"We never win at Ipswich" were the immortal words I faithfully uttered to a friend of mine. Suitably convinced, he and I shelled out twenty of our hard-loaned pounds to go and watch the runaway league leaders test their mettle at a veritable bogey ground. Despite all the historical predecents, there was also the not-inconsiderable matter of the Tractor Boys having had a strong start to the season under Roy Keane, and being just two points off the R's going into the game. Imagine my surprise then, when Warnock's boys put on one of the most devastating counter-attacking displays any Championship supporter will have seen all season. Jamie Mackie and Adel Taarabt led the line with the sort of deadly precision which rocketed Rangers to the summit and most importantly kept them there. Taarabt's vision and Mackie's pace, which seemed to utterly dumbfound the Ipswich back-line, were the winners on the day, and after 42 minutes the home side were well and truly out of the game.

Despite all the positives, however, I spent all 90 minutes of this game trapped in the home end of Portman Road, whilst my fellow QPR supporters went mad in the away fans area, looking as though they were having the time of their lives. So consummate was the victory, and so exquisite Taarabt's performance, that on this day a new chant was born. It wasn't a particularly complicated composition - simply the Moroccan's surname chanted to the tune of the Pink Panther theme. Whilst the visiting R's supporters, drunk on their team's unexpected victory and probably quite a few celebratory pints at half-time, created the only notable noise inside the ground, I was left bemoaning the defensive qualities and positioning of left-winger Jaime Peters, bizarrely employed at left-back, and veteran Gareth McCauley. Safe to say my Ipswich-supporting friend was slightly annoyed by 9.45pm. Undoubtedly the most satisfying away day of the season.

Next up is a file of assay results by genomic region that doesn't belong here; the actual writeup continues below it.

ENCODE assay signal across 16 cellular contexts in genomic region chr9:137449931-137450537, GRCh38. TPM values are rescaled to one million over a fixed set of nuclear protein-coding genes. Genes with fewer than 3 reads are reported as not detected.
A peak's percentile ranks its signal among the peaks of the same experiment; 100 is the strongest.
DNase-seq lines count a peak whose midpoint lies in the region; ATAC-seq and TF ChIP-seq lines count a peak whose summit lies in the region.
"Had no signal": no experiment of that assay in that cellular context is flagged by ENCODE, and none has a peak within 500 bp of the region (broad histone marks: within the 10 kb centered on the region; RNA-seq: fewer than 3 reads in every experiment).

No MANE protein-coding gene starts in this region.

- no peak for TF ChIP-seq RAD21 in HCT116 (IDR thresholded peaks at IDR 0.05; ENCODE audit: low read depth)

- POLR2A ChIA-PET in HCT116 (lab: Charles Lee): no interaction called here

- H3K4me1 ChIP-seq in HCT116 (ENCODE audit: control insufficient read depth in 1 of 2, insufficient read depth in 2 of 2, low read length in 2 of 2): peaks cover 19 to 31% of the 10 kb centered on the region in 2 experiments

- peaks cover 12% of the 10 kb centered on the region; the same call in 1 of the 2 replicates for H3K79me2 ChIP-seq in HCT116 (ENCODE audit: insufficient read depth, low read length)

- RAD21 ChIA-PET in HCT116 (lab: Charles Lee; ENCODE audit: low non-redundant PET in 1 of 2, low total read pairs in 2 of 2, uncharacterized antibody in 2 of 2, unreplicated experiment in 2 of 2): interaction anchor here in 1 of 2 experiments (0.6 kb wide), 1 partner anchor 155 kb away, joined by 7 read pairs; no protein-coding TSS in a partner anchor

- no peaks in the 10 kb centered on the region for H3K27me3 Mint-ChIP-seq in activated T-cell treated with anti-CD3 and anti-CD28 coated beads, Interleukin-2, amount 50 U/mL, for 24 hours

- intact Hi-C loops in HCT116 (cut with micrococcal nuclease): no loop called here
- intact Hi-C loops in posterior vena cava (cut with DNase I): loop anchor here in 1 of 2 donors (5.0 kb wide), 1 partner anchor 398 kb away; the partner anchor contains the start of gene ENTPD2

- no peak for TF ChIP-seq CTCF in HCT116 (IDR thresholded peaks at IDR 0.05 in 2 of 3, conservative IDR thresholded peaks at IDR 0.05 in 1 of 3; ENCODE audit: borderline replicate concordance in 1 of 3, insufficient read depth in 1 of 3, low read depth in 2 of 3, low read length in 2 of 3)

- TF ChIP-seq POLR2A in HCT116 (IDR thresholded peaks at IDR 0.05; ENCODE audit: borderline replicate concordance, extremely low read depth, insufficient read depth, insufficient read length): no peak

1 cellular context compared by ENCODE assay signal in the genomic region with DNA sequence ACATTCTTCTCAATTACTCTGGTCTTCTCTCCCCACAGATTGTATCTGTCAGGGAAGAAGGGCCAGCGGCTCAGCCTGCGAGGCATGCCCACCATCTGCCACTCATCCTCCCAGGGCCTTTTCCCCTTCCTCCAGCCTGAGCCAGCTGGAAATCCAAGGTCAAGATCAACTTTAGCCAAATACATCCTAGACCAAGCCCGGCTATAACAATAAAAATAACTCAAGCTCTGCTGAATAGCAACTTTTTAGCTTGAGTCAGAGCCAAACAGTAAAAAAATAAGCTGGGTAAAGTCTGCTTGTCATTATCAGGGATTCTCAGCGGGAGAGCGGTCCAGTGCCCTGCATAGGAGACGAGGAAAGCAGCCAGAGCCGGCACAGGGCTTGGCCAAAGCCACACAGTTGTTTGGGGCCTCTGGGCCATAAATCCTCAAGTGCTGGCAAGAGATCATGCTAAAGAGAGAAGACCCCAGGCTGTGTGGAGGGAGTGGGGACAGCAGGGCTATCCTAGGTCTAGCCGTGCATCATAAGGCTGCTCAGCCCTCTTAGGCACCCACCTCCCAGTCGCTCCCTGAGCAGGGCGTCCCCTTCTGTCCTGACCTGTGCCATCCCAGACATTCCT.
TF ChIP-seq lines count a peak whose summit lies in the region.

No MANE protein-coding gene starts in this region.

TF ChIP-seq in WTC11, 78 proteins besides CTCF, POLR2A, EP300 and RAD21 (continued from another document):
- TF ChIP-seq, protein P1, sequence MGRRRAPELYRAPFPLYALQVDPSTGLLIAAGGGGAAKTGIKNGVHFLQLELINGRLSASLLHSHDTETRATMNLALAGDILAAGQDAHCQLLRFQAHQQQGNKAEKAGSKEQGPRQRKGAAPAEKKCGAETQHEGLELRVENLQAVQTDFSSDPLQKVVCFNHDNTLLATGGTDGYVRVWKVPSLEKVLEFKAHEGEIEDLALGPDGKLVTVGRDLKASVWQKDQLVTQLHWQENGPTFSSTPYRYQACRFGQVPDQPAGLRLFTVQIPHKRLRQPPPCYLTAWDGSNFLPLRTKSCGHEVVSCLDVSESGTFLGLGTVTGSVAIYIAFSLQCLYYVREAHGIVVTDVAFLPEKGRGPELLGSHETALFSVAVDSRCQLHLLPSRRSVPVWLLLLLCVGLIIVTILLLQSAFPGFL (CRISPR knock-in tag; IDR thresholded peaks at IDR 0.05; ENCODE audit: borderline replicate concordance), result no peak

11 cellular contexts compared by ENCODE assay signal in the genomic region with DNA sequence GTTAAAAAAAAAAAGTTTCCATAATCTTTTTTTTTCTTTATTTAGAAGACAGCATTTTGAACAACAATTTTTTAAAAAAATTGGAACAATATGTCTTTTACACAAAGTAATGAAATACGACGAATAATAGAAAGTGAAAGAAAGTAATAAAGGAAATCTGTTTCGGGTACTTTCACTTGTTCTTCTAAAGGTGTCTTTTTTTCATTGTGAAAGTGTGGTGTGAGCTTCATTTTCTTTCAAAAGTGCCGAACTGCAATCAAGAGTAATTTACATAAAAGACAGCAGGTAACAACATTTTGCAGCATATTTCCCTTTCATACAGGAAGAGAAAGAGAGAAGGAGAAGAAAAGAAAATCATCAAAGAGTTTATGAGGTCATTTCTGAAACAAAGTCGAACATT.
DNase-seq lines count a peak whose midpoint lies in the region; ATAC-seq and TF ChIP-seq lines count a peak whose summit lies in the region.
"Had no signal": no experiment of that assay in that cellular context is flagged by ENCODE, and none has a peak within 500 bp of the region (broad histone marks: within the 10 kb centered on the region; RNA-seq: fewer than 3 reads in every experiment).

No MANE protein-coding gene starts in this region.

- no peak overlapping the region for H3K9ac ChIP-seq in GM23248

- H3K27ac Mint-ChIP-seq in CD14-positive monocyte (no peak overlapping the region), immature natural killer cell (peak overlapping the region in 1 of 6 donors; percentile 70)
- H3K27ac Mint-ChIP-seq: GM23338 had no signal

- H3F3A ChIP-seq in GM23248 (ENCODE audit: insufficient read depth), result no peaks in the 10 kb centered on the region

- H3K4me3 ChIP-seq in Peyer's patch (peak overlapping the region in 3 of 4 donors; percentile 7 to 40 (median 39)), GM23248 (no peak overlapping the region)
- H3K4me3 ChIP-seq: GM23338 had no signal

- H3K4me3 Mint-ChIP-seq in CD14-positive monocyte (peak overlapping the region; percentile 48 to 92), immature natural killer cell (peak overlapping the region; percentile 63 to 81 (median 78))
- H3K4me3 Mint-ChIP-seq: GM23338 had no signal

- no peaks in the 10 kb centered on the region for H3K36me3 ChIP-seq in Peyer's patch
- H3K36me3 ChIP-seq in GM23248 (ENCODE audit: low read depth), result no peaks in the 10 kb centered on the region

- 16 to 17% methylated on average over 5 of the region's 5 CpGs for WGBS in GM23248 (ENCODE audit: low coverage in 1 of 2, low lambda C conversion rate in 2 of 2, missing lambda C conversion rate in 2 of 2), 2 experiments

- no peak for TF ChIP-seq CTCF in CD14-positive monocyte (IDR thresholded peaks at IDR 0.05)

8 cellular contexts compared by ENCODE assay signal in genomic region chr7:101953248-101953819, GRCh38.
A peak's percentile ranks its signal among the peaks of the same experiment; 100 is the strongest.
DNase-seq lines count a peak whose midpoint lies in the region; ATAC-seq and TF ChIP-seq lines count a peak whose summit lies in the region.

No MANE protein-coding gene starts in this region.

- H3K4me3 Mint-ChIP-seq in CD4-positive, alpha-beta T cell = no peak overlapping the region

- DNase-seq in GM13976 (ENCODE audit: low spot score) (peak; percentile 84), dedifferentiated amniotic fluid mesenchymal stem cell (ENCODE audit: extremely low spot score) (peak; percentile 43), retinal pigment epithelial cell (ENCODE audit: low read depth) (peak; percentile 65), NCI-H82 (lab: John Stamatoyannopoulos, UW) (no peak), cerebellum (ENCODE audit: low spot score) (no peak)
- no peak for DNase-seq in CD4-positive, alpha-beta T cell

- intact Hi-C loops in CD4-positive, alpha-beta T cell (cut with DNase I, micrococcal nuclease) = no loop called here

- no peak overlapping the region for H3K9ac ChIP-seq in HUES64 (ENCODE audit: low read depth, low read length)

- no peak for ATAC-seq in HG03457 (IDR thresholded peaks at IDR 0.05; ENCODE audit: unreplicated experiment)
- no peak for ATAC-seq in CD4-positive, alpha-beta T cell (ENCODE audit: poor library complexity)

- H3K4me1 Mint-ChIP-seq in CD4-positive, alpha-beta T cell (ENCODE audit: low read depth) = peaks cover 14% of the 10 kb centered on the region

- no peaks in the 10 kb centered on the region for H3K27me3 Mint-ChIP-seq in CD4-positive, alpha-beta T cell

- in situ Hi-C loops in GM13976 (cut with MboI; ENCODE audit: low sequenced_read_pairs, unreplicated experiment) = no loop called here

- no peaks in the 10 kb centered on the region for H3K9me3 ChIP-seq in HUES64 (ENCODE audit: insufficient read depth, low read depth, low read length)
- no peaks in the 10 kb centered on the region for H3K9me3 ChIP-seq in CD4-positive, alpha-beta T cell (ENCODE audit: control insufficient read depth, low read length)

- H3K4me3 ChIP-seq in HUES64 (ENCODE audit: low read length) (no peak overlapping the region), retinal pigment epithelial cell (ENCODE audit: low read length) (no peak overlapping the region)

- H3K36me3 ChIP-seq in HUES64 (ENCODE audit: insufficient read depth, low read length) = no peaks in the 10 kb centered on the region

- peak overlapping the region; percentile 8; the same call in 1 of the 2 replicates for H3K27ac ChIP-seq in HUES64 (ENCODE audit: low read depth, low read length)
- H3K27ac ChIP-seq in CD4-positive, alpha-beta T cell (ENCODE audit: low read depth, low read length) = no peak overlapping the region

4) Crystal Palace 1-2 QPR – 2 October 2010

Another late show from the R’s, this time at home to Crystal Palace, but none the less frantic and spectacular, and in the long run, crucial to the outcome of the title race. Ask me which two things I would never have expected to see that confronted me this season, and I would probably start with my club winning the trophy and being promoted to the Premier League. Yet my undoubted second choice would be witnessing former Dutch midfield dynamo Edgar Davids playing on the hallowed turf of Loftus Road. Not only did he play in this match, but he provided the opener with a lacklustre back-pass just after half-time. His mistake set up Jamie Mackie, who unselfishly squared for Adel Taarabt to slot home, but Rangers supporters thought we’d lost this when Kieron Cadogan fired past Paddy Kenny in the 89th-minute.